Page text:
6 research outputs found

    On the Influence of the Bridge on Triplet State Delocalization in Linear Porphyrin Oligomers

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    The extent of triplet state delocalization is investigated in rigid linear zinc porphyrin oligomers as a function of interporphyrin bonding characteristics, specifically in <i>meso</i>-<i>meso</i> singly linked and β,<i>meso</i>,β fused structures, using electron paramagnetic resonance techniques. The results are compared with those of earlier measurements on porphyrin oligomers with alkyne linkers exhibiting different preferred conformations. It is shown that dihedral angles near 90° between the porphyrin planes in directly <i>meso</i>-to-<i>meso</i> linked porphyrin oligomers lead to localization of the photoexcited triplet state on a single porphyrin unit, whereas previous work demonstrated even delocalization over two units in <i>meso</i>-to-<i>meso</i> ethyne or butadiyne-bridged oligomers, where the preferred dihedral angles amount to roughly 30° and 0°, respectively. The triplet states of fused porphyrin oligomers (i.e., porphyrin tapes) exhibit extended conjugation and even delocalization over more than two porphyrin macrocycles, in contrast to <i>meso</i>-to-<i>meso</i> ethyne or butadiyne-bridged oligomers, where the spin density distribution in molecules composed of more than two porphyrin units is not evenly spread across the oligomer chain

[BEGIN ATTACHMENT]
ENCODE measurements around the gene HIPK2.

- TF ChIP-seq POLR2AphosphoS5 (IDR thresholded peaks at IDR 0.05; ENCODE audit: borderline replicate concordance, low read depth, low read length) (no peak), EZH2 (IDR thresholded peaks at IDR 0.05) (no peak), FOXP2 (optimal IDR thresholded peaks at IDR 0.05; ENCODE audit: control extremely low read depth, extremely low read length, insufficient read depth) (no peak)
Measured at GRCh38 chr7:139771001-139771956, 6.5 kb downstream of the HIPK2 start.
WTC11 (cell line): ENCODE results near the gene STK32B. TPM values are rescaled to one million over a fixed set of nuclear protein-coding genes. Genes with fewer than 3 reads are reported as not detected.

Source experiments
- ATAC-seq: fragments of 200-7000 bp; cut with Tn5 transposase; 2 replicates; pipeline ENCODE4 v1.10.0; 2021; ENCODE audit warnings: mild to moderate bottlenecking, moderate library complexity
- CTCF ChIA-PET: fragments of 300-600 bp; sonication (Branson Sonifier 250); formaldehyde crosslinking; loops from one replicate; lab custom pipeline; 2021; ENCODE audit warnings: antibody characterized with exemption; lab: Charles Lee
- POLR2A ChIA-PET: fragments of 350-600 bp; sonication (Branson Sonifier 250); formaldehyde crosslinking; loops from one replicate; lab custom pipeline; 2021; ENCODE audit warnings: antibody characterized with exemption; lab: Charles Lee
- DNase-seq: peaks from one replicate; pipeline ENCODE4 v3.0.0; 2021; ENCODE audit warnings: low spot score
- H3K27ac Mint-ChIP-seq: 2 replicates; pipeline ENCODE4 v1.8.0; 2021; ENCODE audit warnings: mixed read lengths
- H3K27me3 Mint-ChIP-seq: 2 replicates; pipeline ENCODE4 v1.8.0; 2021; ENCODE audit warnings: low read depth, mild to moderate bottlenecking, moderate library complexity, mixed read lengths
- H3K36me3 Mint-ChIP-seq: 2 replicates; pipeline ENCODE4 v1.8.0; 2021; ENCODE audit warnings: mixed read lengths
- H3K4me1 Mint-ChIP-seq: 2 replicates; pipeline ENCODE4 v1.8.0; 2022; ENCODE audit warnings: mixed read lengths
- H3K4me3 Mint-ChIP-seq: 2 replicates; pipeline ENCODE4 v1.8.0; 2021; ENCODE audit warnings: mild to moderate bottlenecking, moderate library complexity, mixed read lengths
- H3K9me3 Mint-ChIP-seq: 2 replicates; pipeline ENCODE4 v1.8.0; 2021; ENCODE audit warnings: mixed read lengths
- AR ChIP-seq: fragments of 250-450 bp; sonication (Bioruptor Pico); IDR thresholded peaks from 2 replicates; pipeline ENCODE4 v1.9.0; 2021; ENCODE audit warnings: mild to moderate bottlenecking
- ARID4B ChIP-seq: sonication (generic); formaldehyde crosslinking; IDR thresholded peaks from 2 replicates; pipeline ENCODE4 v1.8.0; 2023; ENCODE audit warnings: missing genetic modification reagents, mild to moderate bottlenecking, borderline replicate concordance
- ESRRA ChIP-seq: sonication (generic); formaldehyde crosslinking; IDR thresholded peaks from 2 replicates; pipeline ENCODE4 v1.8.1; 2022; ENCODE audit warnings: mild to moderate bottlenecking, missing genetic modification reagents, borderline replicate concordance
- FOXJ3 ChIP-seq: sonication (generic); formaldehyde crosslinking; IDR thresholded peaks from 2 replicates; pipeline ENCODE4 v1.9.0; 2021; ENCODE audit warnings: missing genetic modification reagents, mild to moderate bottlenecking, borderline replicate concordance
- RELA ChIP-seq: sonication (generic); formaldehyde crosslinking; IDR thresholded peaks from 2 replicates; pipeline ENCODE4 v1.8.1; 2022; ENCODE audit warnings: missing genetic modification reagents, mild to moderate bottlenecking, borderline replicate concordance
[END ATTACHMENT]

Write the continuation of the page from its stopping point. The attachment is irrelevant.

Triplet State Delocalization in a Conjugated Porphyrin Dimer Probed by Transient Electron Paramagnetic Resonance Techniques